The Tower Theatre
Reviewed – 22nd November 2018
“staging makes inventive use of the emblematic, central table while creative lighting enhances dramatic moments”
Weaving through six generations over 115 years, ‘Table’ follows the Best family’s journey from the end of the 19th century to the present day. The solid, polished table, crafted by David Best in Lichfield in 1898, travels with them through two world wars, to a missionary post in Tanganyika in the 1950s, back to a sixties commune in Herefordshire and, finally, to south London; it plays a part in birth, death, games, discussions and decisions, and is witness to the thousands of meals which have brought everyone together, its scars a cryptic memoir. The central figure is Gideon, born illegitimately in Africa to a missionary nun, and briefly brought up there, then in a hippie commune, but his alternative past leaves an indelible mark and he eventually abandons his own wife and son. Tanya Ronder’s sharp, touching dialogue knits non-linear scenes together to draw us into their history on a very personal level, sympathising and empathising with the many engaging characters.
Director, Simona Hughes, achieves a sense of fluidity as the different eras superimpose, using hymns, African folk tunes and children’s songs (Music – Colin Guthrie) to link the changes of time and place. Her staging makes inventive use of the emblematic, central table while creative lighting (Alan Wilkinson) enhances dramatic moments and colours tableaux. Philip Ley’s set design highlights the epochs with simple variations of tablecloths and crockery and the costumes (Anna Pearshouse) are aptly descriptive, if somewhat patchy for the hippie commune.
The cast of nine double and triple up on the 23 roles with accomplished clarity. In particular, Dickon Farmar as Gideon takes us movingly through the agony of his childhood and Rebecca Allan’s Sarah, Gideon’s mother, slowly transforms from innocence to disillusionment. Kayne McCutcheon gives excellent interpretations of Gideon’s son, Anthony, weighed down with the anxiety of growing up with an absent father, and of Finlay, his great-grandfather who, tormented by the war, punishes his nearest and dearest. Su-Lin (Yuyu Wang) is a breath of fresh air and hope as the final tensions rise, but it is Nicholas Cannon as Albert, Sarah’s twin, who truly moves us as he paints a painfully distressing contrast to his bubbly nature as a child and is left by both his sister and his mother to care for his disabled father, unable to express his own desires in the repressive fifties.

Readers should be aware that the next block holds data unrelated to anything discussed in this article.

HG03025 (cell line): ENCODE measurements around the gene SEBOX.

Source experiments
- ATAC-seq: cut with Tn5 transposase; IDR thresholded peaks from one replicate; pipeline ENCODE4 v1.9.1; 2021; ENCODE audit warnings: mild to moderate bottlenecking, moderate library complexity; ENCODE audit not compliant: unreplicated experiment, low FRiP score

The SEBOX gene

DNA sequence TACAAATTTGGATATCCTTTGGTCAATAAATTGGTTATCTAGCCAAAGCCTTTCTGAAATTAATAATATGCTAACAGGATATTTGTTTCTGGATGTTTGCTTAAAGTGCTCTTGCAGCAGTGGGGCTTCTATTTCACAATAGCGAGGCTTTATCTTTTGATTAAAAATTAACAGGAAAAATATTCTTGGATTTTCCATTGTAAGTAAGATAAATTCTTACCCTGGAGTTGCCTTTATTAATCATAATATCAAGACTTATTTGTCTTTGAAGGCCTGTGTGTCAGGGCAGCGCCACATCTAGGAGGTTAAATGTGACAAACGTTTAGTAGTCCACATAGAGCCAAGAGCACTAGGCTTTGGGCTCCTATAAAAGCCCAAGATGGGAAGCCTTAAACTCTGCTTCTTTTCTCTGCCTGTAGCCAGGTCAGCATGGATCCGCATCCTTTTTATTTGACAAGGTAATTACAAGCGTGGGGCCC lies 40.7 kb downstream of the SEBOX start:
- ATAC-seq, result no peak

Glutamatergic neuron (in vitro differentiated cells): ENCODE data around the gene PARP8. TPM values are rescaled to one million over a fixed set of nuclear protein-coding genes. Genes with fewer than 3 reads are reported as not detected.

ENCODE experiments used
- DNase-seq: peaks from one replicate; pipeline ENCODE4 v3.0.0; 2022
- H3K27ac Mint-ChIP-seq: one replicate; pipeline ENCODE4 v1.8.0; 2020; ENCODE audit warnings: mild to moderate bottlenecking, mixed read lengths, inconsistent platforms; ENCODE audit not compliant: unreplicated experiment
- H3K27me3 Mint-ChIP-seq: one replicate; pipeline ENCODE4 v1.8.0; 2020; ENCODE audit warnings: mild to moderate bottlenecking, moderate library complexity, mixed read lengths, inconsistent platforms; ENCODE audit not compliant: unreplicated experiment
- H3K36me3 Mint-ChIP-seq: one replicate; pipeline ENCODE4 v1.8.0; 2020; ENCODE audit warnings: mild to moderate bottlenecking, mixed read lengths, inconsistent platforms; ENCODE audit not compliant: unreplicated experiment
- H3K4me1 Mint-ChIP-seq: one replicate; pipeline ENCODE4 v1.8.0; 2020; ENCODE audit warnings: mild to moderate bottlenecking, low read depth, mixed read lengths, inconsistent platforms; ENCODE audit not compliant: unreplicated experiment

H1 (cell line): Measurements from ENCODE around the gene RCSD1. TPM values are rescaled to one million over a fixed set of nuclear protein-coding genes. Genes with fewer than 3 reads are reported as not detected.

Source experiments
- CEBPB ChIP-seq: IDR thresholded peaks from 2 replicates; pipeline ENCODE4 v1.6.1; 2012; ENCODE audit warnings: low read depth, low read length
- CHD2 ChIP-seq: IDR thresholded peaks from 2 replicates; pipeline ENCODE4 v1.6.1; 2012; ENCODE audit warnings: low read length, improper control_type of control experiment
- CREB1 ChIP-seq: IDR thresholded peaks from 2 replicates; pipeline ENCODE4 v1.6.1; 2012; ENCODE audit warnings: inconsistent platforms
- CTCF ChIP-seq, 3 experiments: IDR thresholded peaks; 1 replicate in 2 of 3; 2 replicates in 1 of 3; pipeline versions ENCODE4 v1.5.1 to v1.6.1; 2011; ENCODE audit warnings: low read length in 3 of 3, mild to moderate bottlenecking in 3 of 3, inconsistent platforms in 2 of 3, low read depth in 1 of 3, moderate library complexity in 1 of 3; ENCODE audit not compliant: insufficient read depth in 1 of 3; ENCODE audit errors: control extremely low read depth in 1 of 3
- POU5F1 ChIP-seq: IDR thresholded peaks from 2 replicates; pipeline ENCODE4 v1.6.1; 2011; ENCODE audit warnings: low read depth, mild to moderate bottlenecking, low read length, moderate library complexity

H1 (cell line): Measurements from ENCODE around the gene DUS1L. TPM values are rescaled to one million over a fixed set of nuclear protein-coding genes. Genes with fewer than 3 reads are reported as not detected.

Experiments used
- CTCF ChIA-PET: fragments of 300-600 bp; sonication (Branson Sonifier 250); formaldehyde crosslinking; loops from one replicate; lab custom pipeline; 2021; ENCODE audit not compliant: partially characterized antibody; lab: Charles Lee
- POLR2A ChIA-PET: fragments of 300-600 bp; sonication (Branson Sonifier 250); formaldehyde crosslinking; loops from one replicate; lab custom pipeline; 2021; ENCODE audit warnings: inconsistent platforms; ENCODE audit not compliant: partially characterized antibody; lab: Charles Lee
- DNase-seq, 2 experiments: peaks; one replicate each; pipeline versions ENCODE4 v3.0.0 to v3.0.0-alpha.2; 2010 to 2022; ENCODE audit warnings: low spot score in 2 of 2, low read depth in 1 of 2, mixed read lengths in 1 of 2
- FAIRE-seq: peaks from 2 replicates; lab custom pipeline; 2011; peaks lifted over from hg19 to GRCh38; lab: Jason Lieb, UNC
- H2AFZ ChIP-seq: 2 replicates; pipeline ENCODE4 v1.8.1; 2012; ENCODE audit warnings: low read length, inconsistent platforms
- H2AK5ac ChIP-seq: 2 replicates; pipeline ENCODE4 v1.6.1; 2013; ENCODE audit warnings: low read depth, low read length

Tower Theatre Company offers an enjoyable evening of fine acting, if sometimes slightly slack in pace, with some self-contained fragments of drama but not one culminating point to shape the play. Not often seen in the theatre, it is a wide-angled slice of history. Without sending out a powerful message, ‘Table’ strikes a poignant note about the emotional baggage we inherit and how, unconsciously, we pass that on.
Reviewed by Joanna Hetherington
Photography by Robert Piwko
The Tower Theatre until 1st December
Previously reviewed at this venue: